Immediate Release 04/08/2023




recent article in the Irish Times used the word “unexpected” to describe Europe’s reaction to proposed legislation brought by the Irish Government to regulate the self-catering accommodation sector also known as short-term rental (STR).  This indicates a lack of understanding by the author of how people on the ground in rural Ireland and tourism-based communities saw this proposed legislation as detrimental to their family incomes.  They objected to this legislation at the European level as is their right. The fact that the EU stepped in demonstrates that as an outside observer to the situation, it could see the draconian and unfair measures being introduced and quite rightly paused the legislation.  Eurostat data, as a result of Collaborative Economy data sharing by the large platforms, has shown that Ireland has one of the greatest decreases in Self-Catering bookings with Dublin performing worst and down almost 60% since the pandemic.  The EU Commission have requested that the Department of Housing provide clear guidelines for planners and owners of STR in order to support this very important segment of the tourism accommodation sector while balancing the housing needs across the country, particularly in urban areas.  Self-catering offers reasonable and affordable accommodation to tourists from the international and domestic markets.


The issue of Dublin needs to be dealt with specifically.  But the whole country is not Dublin.  We must remember that currently, regulations especially aimed at Temple Bar affect rural and coastal Ireland as well.  Self-catering has been a tourism accommodation offering for decades.  Proposed legislation while aiming to deal with urban issues has threatened and undermined the tourism sector in rural Ireland and tourism towns ( eg Killarney, Kilkenny, Galway). This has had a negative effect on the local economy. The CSO Statistics for empty or vacant houses (160.000) do not include the number of self-catering units, and to be clear the individual Co Councils have no clear data on the number of 2nd homes in each area either. Rent Pressure Zones have to be reviewed and focused on high-density urban areas only. In the past month yet another tourism town Westport, Co Mayo has been added to the RPZ list.

Europe is currently protecting Irish livelihoods and rural economies to a certain extent this season.  But what about next year?  A lack of clear integrated vision by the Government as a whole for the Tourism sector can be seen in the town of Sligo.  A national surf center was recently established.  The lack of accommodation due to Government contracts and no self-catering allowed due to Rent Pressure Legislation means only day trippers can use the Surf Center.   Eoghan o Mara Walsh has completed a report on the effect of Government decisions on the Sligo economy.

Tourism is an essential part of the Irish economy, making up 13%  of the economy in 2019.  Accommodation as a sector represents 74% of the employment and clear data is needed on the exact number of tourism beds available in the economy.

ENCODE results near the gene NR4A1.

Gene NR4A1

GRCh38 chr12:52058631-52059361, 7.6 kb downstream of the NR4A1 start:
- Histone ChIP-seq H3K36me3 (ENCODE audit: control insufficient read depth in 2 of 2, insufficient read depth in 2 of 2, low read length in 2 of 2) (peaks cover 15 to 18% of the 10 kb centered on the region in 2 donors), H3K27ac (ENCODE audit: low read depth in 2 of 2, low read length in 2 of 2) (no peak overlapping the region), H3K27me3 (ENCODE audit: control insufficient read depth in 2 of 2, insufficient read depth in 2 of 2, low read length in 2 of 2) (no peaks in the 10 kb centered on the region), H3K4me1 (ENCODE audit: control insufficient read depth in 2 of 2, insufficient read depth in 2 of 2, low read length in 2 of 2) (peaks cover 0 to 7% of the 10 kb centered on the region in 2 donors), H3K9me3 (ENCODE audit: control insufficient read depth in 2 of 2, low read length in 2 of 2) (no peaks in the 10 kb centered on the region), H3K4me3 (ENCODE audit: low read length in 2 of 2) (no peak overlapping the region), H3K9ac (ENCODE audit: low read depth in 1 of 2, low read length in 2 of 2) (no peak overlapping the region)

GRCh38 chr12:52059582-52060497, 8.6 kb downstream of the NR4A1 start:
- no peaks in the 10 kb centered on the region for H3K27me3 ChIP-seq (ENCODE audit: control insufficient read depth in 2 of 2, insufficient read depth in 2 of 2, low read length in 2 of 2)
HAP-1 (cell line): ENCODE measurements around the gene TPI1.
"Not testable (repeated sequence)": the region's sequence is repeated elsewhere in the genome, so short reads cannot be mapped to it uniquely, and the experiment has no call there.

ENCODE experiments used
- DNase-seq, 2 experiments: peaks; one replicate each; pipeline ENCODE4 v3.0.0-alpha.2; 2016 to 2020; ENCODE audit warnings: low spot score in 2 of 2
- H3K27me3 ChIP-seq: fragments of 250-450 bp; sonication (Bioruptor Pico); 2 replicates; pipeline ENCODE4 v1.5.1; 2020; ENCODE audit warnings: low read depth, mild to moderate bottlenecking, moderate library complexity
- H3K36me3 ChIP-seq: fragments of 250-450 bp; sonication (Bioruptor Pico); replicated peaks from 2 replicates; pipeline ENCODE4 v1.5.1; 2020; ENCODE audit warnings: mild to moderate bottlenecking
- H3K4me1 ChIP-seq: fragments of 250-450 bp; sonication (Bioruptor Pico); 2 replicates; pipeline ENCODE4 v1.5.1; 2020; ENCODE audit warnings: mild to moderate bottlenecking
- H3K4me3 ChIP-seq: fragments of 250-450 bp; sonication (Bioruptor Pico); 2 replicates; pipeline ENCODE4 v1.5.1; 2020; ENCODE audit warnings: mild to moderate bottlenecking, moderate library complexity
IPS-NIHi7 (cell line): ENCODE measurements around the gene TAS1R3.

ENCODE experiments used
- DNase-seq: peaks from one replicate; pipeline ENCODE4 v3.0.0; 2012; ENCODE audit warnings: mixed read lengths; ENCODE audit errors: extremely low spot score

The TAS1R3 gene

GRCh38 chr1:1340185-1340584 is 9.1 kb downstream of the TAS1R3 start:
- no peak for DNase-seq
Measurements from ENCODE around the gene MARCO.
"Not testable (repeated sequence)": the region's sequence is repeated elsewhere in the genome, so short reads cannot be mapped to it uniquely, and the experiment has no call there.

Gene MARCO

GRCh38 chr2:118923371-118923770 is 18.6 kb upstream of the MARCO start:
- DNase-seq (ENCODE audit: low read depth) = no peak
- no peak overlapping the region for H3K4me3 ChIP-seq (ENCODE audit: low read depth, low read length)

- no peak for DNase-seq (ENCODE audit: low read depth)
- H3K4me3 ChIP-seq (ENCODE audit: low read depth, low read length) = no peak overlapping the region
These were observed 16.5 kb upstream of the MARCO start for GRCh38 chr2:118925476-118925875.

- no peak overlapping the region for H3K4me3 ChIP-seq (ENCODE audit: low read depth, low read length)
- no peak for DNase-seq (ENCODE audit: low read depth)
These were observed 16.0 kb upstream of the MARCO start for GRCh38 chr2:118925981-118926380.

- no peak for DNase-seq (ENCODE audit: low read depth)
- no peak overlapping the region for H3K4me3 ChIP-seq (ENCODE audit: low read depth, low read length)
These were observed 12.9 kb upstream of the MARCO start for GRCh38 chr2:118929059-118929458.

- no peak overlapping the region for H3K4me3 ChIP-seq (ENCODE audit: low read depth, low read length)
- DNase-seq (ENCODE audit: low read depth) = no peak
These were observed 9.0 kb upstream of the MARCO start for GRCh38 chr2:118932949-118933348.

The ISCF has repeatedly stated that every 2 self-catering units in rural Ireland are equivalent to 1 full-time job in the area. Guests spend 2.5 times more in the local areas than they have spent on self-catering accommodation, contributing to shops, markets, cafes, restaurants, activity providers, visitor attractions, and many more services in rural Ireland.Glamping is now considered a luxury option with fresh air and outdoor pursuits central to the business. But few businesses can get planning permission to set up and capitalize on this international marketing of Ireland

The Government needs to publish clear guidelines for planners and self-catering owners as soon as possible, this will allow legitimate businesses who have worked in the industry for many years to continue. These guidelines should also allow for new businesses to be developed, replacing much of the accommodation now on year-long Government Contracts.  An EU Register for all STR will be in place by the end of 2023, with Failte Ireland as the Register for Ireland. The ISCF has called for this for many years, allowing legitimate businesses to take bookings for the 2024 season, which they cannot do at present.  Clear support are needed for those who want to set up new businesses with a national policy on how such businesses can be developed in rural areas.

There has been a plethora of articles with unsubstantiated statistics being bandied about.  The Dept. of Housing admitted at an Oireachtas Committee Meeting that the infamous     “12,000” houses that were to become available for long-term rental due to this proposed legislation was actually a back-of-an-envelope calculation. Clear data which will be provided by a Register, will inform the development of this sector.  Thank goodness for level-headed Europe that is insisting everything is paused until the correct guidance and balance is given.